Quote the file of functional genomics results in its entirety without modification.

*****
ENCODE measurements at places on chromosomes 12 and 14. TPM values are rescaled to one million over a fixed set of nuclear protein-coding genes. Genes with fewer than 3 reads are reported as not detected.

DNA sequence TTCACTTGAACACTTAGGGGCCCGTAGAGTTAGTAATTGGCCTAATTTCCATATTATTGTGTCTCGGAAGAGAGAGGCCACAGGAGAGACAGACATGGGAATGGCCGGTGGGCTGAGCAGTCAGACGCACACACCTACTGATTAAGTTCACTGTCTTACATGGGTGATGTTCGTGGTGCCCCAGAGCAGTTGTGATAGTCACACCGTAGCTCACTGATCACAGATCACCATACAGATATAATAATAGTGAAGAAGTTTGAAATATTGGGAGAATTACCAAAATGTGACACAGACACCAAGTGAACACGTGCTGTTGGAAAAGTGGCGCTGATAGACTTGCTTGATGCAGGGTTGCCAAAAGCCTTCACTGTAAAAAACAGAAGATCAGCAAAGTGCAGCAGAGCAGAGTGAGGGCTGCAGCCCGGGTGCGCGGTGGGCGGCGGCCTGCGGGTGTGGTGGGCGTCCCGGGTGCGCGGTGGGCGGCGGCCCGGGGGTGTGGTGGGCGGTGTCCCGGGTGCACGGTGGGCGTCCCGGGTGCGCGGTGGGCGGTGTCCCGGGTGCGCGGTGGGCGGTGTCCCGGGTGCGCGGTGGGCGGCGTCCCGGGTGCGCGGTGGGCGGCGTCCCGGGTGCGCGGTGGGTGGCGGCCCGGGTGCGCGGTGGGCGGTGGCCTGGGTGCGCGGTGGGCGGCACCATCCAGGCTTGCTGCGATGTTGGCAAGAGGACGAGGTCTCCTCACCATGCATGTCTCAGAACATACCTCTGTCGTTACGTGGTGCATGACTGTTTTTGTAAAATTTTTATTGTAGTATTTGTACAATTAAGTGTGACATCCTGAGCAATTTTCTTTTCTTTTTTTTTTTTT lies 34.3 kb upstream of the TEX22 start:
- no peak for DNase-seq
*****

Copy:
ENCODE measurements at places on chromosomes 12 and 14. TPM values are rescaled to one million over a fixed set of nuclear protein-coding genes. Genes with fewer than 3 reads are reported as not detected.

DNA sequence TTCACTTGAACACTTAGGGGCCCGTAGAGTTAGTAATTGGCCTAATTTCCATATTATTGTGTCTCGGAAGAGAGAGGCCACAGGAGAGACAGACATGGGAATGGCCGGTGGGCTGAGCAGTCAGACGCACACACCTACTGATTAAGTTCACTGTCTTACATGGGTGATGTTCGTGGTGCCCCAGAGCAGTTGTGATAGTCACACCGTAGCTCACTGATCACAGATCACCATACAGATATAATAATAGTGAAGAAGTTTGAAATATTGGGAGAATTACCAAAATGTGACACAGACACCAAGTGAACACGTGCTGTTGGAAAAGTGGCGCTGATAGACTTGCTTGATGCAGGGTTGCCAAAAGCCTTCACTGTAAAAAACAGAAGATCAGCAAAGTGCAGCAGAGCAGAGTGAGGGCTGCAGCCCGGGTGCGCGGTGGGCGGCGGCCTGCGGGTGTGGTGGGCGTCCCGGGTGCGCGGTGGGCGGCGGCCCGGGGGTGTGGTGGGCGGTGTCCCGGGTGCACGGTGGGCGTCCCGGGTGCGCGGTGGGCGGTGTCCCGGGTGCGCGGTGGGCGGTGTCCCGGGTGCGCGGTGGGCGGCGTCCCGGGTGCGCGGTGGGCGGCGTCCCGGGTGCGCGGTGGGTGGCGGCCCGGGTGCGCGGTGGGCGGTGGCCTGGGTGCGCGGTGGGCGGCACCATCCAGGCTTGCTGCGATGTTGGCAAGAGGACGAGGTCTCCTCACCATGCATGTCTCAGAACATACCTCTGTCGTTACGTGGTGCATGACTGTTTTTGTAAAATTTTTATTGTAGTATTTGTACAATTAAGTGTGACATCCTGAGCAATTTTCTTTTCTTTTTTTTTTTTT lies 34.3 kb upstream of the TEX22 start:
- no peak for DNase-seq